Tuesday, September 13, 2016 CIS 140 Week 3 Connection and Modularity - Review of Marr Levels - Estimate probability using Bayes rule — Representational - Ripe fruit by color — Computational - Describe world using list of symbols — Representational - Use “tape” with “read head” to read symbols — Hardware (if describing physical tape), Representational (if describing abstract Turing Machine) - * ‘using’ or ‘by’ can be key words for representational - Brains and Computers - Brains: use distributed representations, many modules and sub-modules - Making computer like a brain: brains don't work like TM’s - use artificial neuron networks (connectionist models) - parallel analog computation, distributed representation - Architecture matters — unlike in TM, memory, computation speed, and reliability matter - Brains can still be modeled by a TM — TM can compute anything a brain can.. but TM seems more “fragile” than a brain does (an entire computer program can be ruined by the change of just one character) - Modeling a brain - Artificial Neuron Networks (ANNs)— connectionist models - Many interconnected “neurons” - Parallel Distribution Processing (PDP) - “neurons” learn from neighbors, take input from others and produce output - Computer vs. Brain — - centralized vs. distributive computing 1 Tuesday, September 13, 2016 - sequential vs. parallel processing - fast vs. slow - separation vs. integration of memory and computing - explicit programming vs. learning - Modern-day computers are looking more and more like brains, don't fit same model as described: - ex. Google — failure problem: want a piece to be able to fail without entire system failing - much cheaper to buy thousands of processors than one highly advanced one - heat and power is more efficient when distributed throughout — one central chip would get extremely hot - write only one algorithm that helps program to “learn” (ex. FB recognizing faces, didn't write program to recognize each individual face) - Computer circuits are faster:10 state changes per second (10 bytes is a Gigabyte, 6 10 bytes is a Megabyte) 3 - Human circuits are slower: (10 state changes per second) - Artificial Neural Networks (ANN): - highly simplified models of neurons - combined in layers - calculate features of inputs ‘in parallel’ - learn by adjusting weights - different types: Backpropgation, Radial Basis Function (RBF), Hopfield, Boltzmann, etc. - acts as an abstract mapping device - weights equivalent to connections - Nodes: neuron-like processing elements - Links: synapse-like connections between nodes - Biological Neuron: neuro transmitters — dopamine, serotonin 2 Tuesday, September 13, 2016 - Single Sigmoidal Artificial Neuron: - each node takes in the summation of all the surrounding outputs times the weight of each connection - “a million of these together” allows machine to start to act like it is smart - Input goes into nodes, then gets passed to hidden processing nodes, then produces output in last nodes - ANN does pattern recognition - ex. image of person —> who it is; picture —> caption describing it; a word —> the sound of saying it; sound of a word —> the word; sequence of images ‘seen’ by car —> how to turn - OCHRE ANN Demo: - neural network architecture - challenge of neural memorization - learning and generalization — memorizing things exactly can sometimes be useless, must generalized (because nothing you see is the same as the last time you saw it) - overfitting - Can map anything with ANN (“deep learning”): ex. can map a person walking to a cat walking — creates a person walking like a cat - deep learning applications: game playing, object recognition, machine translation, speech to text and vise versa - Example vision network: mapping —> image —> over 1,000 labels - What you perceive is a function of what you expect (learning is based on what you've seen): this is why computer program ‘thought’ a boom box was a cellphone - Brain Simulation: image —> auto encoder —> auto encoder —> auto encoder - As you go deeper into network: devotes more neurons to things that are frequent, network learns structure of images - Current limitations of ANNs: - don’t represent complex structures well (ex. logic issues) 3 Tuesday, September 13, 2016 - don’t scale as well as brains - Localist vs. Distributed representation of concepts - localist or “grandmother cell” — firing of individual neurons or small groups represent concepts (same neuron(s) fire every time you see your grandmother) - distributed or holistic — representation by pattern of firings or large sets of neurons - localist view does not scale, our brains are distributive - Distributive is better for mistakes than localist — gives some notion of how certain you are (car ex. — should you go left, right, or straight ahead? distributed pattern is more informative) - better generalization - represents certainty - improves accuracy - Red Bicycle Problem: - Extreme Localism: one neuron recognizes ‘red’, another ‘bicycle’, a third ‘red bicycle’ - Problem: either impossibly many very specialized neurons or must address binding problem - Concept representation: - compromise between specific and general - distributive representation - the binding problem - Universal constraints on computation: - can’t remember everything, pay attention to everything, can’t connect all neurons together Modularity cont’d - Visual Pathways Overview: 4 Tuesday, September 13, 2016 - optic nerve —> —> primary visual cortex (responsible for perception) - axons — control dilating and contracting of pupil to control light - signals we’ll focus on: back in visual cortex - Visual Fields and Cortical Hemispheres - if a person is staring straight ahead, can distinguish between a left visual field and a right visual field - In Left Eye: RVF —> Temporal Retina (light ends up on the side closer to temples, on the outside); LVF —> Nasal Retina (light ends up on the side closer to the nose, on the inside) - In Right Eye: RVF —> Nasal Retina; LVF —> Temporal Retina - *Both eyes receive information/light from both visual fields - For Both Eyes: Temporal Retina: stays on same side; Nasal Retina: crosses over - Net Effect: Both eyes see both visual fields, for either eye — LVF —> right side of brain; RVF —> left side of brain - Visual Field Test — test one eye at a time; spots flash at random locations, subject presses a button when he/she sees a spot, diagram result: black area represents area of visual field where subject did not see flashes (black indicates blindness — normal vision = no black) - Modularities in visual processing — info. from left and right visual fields is initially processed separately by left and right hemispheres (aka — understanding visual experience doesn't necessarily give insight into how we can experience a “seamless visual world”) - Anatomy of brain: white matter carries signals, grey matter does the processing; inward fold = sulcus, outward fold = gyrus - Brodman — examined different dye staining patterns in brain to create a cytotechtonic map of brain - MRI Scanner: used today to non-invasively examine brain, creates images - three views: saggital (profile view), coronal (back view), axial (overhead view) 5 Tuesday, September 13, 2016 - can create 3D virtual renditions of the structure of the brain based on MRI images - structural MRI measures for water density in brain - functional MRI (fMRI) assesses neural activity by measuring blood oxygen levels - BOLD Signal: shows modulation waves of vascular activity as it relates to spikes in specific neural activity - Hierarchical Elaboration of Response Selectivities Across Visual Areas - Ventral Pathway (“what”) - Dorsal Pathway (“where”) - Patients with Lesions — - Patient with Damage on Ventral Pathway: deficits in processing, problems judging orientation (couldn’t recognize orientation of line when trying to match index card with slot)… experiment was slightly altered and patient did OK (lesson: couldn’t perform a “what” task, but could perform a “where” task) - Patient with Damage on Dorsal Pathway: difficulty perceive motion (couldn’t pour tea/coffee or tell when to stop pouring) (couldn’t perform a “where” task, but could perform a “what” task) - Double Dissociation: provides evidence for separate functions being processed in two areas (as opposed to single dissociation, which is damage to one area that affects one function — harder to prove separate functions this way) - Different paths/areas in brain respond strongly to different things: - Fusiform Face Area (FFA): strong response to faces but not places - Parahippocampal Place Area (PPA): strong response to places but not faces - Another example of double dissociation — two different areas of brain have strong responses to one stimulus and not the other 6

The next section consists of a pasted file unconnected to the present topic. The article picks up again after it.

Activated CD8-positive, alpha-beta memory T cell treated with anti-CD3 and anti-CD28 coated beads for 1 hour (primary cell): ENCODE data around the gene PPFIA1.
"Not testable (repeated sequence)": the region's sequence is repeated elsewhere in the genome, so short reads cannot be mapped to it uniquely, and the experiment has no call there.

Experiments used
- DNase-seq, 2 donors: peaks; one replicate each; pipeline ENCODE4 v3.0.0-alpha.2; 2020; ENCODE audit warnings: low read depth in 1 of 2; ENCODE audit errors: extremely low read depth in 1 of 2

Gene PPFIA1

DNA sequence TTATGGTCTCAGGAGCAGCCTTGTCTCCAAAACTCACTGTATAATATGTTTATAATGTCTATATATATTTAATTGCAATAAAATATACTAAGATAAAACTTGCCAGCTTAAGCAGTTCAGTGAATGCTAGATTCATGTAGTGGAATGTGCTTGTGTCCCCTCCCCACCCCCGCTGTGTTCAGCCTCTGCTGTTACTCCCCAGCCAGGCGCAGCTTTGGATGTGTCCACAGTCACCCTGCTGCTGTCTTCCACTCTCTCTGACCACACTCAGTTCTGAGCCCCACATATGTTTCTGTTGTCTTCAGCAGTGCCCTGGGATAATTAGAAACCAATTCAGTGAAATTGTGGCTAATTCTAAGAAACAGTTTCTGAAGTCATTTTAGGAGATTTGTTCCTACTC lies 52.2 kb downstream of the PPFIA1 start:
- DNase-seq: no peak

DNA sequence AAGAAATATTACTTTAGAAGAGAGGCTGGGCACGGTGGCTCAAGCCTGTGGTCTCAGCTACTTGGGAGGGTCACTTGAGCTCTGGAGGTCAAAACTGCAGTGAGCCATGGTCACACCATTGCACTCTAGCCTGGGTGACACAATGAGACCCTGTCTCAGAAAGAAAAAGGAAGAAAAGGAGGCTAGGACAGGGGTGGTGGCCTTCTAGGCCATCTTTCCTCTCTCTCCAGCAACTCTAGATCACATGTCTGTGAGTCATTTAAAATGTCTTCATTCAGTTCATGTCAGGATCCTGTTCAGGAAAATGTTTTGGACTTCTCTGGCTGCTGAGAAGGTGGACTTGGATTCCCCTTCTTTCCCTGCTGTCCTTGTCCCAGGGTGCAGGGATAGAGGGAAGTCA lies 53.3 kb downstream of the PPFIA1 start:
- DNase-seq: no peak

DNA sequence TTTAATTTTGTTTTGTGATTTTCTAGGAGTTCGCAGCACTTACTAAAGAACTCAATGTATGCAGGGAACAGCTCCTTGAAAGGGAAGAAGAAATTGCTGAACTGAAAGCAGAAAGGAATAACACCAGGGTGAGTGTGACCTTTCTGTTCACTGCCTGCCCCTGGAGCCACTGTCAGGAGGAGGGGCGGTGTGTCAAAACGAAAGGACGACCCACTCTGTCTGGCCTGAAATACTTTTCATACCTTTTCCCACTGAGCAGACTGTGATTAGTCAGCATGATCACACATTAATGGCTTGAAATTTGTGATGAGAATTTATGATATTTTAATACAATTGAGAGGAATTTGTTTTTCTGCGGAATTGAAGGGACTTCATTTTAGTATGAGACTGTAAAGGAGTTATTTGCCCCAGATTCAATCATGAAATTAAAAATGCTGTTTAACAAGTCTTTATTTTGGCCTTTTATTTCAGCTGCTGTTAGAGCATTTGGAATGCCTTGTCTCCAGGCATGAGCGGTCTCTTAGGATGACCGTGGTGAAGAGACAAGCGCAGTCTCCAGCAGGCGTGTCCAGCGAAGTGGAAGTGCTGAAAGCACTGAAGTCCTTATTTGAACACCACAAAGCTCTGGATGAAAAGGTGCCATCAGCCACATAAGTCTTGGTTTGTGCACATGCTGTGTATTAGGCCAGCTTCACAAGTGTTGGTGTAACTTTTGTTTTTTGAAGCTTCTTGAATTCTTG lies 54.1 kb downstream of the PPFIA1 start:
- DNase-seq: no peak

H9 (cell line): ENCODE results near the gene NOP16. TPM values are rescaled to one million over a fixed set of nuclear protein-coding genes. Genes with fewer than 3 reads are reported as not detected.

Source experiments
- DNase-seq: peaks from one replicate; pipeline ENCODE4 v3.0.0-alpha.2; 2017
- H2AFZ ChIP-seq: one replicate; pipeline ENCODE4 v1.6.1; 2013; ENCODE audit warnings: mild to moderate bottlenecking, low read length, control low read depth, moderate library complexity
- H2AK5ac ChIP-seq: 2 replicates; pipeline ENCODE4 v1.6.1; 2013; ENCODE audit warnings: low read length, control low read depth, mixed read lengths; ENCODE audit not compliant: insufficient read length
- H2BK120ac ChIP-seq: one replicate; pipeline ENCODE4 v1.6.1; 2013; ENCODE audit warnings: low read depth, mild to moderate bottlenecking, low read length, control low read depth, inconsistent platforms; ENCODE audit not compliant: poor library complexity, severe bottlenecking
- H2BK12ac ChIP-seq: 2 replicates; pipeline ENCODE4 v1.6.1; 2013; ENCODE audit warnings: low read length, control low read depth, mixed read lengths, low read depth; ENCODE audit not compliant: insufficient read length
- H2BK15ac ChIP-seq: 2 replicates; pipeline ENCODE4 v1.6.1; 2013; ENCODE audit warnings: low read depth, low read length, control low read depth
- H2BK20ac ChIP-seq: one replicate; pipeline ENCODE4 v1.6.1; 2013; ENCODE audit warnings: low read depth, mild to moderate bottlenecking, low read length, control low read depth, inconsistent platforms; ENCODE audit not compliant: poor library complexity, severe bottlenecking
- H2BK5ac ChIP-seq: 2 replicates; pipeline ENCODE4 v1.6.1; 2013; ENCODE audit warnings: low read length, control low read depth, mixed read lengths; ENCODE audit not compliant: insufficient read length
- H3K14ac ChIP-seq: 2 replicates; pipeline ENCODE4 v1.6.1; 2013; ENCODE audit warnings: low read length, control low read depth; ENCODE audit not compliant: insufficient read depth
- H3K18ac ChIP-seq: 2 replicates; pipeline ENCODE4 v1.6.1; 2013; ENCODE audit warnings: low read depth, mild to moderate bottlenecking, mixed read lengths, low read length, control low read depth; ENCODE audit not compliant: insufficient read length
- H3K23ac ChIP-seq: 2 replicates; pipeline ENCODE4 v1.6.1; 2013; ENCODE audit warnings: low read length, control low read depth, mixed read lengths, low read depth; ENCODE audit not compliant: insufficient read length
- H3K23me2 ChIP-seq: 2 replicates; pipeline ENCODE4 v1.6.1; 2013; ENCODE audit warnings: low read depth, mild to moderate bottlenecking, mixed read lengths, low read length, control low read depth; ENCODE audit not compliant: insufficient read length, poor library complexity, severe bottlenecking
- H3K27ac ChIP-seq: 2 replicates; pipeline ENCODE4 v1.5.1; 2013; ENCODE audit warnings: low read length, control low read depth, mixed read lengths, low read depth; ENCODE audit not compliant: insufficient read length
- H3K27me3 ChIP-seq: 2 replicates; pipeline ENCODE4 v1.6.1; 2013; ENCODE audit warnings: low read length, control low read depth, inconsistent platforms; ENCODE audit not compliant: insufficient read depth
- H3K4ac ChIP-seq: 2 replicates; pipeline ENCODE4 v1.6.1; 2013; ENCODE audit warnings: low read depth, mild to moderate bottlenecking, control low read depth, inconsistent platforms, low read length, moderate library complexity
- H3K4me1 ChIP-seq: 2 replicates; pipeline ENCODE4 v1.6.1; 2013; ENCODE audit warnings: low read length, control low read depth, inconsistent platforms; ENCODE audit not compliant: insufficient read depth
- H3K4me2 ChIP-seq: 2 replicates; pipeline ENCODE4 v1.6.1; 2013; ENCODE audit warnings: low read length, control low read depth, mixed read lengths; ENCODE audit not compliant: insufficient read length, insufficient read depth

Buy Material